An Egyptian court will hear an appeal on Sunday against a ruling that led to the cancellation of parliamentary elections called by President Mohamed Mursi, the latest hurdle in Egypt’s tortuous political transition. A body representing the state said it had lodged an appeal with the Administrative Court against its ruling last week which canceled Mursi’s decision to hold the four-stage parliamentary vote from April 22 onwards. Mursi and his Islamist backers in the Muslim Brotherhood are keen that the lower house election should go ahead quickly, seeing it as the final stage of the transition that followed Hosni Mubarak’s removal from power more than two years ago.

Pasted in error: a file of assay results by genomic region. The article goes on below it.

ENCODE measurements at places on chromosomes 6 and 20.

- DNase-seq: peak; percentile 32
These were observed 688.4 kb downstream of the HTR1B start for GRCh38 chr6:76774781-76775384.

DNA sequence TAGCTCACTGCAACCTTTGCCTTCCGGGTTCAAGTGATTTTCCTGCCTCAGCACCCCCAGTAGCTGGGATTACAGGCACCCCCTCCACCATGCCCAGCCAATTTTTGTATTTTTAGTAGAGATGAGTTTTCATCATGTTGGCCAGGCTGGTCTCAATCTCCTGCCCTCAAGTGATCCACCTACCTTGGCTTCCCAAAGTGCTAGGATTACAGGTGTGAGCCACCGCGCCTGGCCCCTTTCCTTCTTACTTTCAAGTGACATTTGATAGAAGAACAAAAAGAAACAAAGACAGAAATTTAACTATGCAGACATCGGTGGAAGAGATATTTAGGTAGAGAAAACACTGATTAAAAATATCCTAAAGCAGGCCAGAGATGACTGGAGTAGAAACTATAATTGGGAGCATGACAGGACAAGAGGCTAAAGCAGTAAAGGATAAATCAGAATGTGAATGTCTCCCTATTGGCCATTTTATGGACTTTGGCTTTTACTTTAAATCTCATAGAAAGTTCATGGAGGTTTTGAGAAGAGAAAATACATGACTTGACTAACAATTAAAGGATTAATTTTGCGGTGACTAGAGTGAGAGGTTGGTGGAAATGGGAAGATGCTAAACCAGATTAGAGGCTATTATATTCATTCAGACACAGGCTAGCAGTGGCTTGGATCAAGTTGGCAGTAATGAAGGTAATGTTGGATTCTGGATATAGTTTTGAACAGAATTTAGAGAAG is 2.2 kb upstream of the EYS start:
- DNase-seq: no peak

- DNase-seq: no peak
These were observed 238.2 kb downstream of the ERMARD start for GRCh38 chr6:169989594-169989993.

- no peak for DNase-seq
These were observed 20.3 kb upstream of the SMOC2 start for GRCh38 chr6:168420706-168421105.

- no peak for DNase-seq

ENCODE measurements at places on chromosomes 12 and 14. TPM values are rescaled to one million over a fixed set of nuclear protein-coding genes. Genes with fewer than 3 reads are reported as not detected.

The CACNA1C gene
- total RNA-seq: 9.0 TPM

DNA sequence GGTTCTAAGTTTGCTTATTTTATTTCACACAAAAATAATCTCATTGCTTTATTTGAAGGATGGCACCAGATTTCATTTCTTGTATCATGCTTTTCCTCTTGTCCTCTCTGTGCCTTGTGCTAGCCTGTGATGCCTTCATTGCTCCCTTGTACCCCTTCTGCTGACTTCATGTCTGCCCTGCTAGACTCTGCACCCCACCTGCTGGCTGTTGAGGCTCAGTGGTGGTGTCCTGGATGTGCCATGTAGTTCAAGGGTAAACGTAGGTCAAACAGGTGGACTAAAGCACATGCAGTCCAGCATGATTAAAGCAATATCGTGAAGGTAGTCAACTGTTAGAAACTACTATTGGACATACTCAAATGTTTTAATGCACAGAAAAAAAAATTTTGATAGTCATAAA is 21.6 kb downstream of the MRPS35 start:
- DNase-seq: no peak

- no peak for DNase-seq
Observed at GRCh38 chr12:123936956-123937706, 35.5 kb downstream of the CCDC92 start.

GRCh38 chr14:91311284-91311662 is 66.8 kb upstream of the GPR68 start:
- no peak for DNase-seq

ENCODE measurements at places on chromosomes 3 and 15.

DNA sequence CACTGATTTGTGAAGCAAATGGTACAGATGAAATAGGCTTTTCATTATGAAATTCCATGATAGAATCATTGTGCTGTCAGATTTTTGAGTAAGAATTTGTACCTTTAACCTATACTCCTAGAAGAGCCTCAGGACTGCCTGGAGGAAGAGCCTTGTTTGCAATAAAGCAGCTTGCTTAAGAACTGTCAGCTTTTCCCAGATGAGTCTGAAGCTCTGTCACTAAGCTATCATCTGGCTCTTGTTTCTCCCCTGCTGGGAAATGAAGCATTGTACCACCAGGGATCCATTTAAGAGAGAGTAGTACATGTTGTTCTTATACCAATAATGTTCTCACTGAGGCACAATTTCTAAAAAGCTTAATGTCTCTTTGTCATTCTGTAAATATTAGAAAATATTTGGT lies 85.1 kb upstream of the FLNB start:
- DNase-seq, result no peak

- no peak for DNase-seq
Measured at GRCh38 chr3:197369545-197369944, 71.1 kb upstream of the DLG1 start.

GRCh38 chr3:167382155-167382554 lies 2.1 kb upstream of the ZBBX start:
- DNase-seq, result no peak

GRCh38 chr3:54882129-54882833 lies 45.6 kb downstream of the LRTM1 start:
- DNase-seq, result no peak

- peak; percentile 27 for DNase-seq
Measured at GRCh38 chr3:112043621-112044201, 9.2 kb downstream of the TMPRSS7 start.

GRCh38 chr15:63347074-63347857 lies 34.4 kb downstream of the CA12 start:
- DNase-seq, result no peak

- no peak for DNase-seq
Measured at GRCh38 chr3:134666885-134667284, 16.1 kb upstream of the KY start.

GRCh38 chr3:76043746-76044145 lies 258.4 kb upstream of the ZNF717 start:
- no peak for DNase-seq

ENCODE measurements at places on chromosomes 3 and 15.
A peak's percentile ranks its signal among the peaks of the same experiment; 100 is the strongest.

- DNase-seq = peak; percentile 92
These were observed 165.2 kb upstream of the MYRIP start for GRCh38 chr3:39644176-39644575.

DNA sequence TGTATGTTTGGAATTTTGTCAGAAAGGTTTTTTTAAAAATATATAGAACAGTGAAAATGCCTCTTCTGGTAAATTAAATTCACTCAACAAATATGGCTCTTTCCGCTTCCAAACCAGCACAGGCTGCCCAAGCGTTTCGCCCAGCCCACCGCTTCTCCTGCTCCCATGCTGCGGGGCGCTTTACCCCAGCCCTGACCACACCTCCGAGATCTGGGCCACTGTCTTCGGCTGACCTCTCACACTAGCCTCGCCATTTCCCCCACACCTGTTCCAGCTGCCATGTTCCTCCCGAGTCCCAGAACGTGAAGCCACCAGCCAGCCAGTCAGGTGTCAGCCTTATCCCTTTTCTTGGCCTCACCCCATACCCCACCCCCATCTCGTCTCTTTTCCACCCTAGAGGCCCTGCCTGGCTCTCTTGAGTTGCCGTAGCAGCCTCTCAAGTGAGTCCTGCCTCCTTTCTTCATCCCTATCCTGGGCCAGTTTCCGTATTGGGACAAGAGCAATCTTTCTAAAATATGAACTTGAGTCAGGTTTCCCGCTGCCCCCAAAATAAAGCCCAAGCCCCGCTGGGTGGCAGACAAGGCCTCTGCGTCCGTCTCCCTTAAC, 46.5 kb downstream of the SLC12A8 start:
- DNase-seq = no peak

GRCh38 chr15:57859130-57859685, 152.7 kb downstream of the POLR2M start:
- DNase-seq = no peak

Egypt’s election committee has scrapped a timetable under which voting for the lower house of parliament should have begun next month, state media reported on Thursday, following a court ruling that threw the entire polling process into confusion. Egypt now lies in limbo, with no election dates at a time when uncertainty is taking a heavy toll on the economy – the Egyptian pound is falling, foreign currency reserves are sliding and the budget deficit is soaring to an unmanageable level. The political crisis deepened on Wednesday when the Administrative Court canceled a decree issued by President Mohamed Mursi calling the election. It also returned the electoral law, the subject of feuding between the opposition and Mursi’s ruling Islamists, to the Constitutional Court for review.